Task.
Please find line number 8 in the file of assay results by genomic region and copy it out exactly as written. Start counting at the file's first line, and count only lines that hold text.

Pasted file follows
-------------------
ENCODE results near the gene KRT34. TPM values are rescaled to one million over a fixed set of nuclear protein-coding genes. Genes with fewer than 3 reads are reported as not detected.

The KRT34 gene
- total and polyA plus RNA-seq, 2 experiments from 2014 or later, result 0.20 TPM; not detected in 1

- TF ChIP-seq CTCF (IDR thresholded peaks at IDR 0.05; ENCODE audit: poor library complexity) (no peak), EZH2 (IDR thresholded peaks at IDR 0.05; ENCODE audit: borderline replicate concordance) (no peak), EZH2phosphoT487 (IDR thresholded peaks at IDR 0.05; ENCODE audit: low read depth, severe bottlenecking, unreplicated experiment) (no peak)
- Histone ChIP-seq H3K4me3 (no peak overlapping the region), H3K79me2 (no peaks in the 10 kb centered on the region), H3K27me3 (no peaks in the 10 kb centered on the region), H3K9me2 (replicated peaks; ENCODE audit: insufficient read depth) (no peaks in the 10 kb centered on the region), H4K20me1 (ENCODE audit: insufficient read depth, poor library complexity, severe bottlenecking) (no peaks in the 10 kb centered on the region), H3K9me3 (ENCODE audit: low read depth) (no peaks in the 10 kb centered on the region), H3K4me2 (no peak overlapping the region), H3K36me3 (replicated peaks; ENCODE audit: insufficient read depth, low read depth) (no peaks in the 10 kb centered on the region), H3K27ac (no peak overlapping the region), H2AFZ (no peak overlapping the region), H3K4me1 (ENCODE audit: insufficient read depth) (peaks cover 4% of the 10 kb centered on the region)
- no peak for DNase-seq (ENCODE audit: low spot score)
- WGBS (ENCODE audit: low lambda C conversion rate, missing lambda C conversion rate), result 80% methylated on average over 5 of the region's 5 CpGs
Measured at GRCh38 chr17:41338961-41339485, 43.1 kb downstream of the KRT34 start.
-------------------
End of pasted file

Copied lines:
Measured at GRCh38 chr17:41338961-41339485, 43.1 kb downstream of the KRT34 start.